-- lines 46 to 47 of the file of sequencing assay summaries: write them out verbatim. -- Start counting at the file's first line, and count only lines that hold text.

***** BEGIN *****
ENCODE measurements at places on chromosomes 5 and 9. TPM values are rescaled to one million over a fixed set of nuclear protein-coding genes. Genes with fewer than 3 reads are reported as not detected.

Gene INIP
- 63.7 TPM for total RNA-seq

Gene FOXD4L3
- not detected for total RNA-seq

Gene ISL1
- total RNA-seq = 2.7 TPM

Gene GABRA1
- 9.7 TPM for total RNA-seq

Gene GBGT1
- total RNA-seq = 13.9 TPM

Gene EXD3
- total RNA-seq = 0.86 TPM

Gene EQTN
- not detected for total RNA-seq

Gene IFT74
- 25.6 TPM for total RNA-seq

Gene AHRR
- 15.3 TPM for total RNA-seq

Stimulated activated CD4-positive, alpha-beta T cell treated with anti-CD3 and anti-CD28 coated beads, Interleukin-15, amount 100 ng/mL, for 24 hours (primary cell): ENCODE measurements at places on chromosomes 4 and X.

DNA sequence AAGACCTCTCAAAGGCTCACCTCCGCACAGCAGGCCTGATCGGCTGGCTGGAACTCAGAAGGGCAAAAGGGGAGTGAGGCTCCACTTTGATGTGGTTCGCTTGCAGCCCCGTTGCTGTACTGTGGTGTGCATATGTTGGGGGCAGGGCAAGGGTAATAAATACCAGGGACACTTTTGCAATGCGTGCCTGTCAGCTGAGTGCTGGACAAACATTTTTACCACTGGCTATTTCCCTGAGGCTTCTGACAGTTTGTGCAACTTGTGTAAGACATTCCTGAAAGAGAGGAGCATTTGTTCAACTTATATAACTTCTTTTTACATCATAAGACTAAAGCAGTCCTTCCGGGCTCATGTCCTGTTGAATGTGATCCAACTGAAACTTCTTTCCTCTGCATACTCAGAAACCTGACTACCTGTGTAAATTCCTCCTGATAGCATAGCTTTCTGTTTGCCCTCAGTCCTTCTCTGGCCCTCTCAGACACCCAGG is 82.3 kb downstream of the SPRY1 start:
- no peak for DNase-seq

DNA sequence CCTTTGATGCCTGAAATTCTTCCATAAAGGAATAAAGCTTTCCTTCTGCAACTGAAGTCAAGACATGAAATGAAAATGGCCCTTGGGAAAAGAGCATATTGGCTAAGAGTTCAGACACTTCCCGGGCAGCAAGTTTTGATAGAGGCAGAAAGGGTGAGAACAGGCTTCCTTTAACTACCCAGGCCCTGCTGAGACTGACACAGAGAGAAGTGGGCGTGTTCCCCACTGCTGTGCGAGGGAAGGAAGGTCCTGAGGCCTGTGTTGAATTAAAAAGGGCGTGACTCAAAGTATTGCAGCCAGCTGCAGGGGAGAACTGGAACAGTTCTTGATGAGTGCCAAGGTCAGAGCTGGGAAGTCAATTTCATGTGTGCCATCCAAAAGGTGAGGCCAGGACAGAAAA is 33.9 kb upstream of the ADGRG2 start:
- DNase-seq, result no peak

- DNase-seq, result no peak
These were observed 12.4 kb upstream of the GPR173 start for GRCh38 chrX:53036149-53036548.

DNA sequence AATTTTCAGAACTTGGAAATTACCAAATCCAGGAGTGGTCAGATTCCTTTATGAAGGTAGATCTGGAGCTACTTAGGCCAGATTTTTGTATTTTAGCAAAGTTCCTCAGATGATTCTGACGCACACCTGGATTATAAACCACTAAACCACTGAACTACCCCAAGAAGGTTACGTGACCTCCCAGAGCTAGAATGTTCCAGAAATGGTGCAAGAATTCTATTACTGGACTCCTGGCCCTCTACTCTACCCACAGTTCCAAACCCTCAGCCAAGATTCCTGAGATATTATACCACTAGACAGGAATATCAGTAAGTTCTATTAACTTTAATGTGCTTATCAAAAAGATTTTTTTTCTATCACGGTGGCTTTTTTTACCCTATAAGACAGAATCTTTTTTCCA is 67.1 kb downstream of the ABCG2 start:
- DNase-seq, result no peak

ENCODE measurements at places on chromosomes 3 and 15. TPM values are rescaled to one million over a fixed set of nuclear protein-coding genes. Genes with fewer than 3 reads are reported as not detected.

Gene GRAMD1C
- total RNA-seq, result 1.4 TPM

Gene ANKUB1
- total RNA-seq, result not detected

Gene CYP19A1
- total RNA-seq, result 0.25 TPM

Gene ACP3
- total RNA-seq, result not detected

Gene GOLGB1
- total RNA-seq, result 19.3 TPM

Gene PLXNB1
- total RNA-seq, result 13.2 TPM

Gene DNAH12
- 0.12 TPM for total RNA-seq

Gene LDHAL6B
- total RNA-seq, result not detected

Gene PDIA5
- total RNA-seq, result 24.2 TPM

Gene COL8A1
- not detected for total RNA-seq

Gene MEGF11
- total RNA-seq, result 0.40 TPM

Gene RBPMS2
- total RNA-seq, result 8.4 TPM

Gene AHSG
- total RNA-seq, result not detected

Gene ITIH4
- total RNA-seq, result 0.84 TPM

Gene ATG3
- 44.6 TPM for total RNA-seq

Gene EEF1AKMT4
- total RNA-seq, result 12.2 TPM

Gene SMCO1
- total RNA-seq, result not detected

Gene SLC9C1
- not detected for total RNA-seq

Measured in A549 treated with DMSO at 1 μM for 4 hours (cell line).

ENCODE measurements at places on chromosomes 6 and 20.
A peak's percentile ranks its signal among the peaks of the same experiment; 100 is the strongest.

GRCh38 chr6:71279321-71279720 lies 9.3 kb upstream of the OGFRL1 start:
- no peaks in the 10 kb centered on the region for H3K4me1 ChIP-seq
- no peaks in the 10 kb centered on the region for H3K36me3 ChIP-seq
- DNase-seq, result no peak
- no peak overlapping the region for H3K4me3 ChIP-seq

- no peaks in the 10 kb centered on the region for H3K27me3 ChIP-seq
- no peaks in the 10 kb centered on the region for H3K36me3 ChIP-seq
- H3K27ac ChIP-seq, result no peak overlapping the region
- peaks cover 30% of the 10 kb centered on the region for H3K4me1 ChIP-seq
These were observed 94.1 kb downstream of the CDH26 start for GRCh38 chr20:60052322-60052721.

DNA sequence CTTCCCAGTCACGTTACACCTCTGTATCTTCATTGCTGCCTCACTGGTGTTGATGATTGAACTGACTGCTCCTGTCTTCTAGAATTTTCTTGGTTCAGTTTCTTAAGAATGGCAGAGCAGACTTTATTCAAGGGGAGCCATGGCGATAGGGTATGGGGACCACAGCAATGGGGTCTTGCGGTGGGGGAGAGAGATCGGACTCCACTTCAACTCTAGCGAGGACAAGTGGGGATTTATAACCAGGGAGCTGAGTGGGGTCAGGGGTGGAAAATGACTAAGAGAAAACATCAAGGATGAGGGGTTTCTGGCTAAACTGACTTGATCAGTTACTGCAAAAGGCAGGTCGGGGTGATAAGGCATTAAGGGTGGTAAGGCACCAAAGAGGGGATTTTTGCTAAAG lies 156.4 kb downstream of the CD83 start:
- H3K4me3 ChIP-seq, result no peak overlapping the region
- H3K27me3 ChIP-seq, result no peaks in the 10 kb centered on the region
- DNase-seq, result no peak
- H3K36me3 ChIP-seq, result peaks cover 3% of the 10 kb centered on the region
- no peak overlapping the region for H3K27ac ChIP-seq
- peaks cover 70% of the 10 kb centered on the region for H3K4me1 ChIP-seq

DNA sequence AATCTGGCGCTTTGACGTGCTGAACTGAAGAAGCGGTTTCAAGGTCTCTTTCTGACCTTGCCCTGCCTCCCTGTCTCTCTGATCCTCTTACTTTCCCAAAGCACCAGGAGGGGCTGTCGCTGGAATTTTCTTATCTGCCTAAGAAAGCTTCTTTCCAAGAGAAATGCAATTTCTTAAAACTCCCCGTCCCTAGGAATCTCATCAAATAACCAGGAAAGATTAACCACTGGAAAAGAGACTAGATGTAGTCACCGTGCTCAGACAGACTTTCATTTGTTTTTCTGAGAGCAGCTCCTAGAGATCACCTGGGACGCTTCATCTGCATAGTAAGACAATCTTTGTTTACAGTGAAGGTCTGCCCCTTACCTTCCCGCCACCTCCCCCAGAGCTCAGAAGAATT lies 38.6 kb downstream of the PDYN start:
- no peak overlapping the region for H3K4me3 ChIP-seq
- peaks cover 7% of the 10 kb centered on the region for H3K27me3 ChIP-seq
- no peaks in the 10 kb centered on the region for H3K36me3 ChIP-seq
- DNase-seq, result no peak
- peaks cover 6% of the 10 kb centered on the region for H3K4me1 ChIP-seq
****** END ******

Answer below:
Gene PDIA5
- total RNA-seq, result 24.2 TPM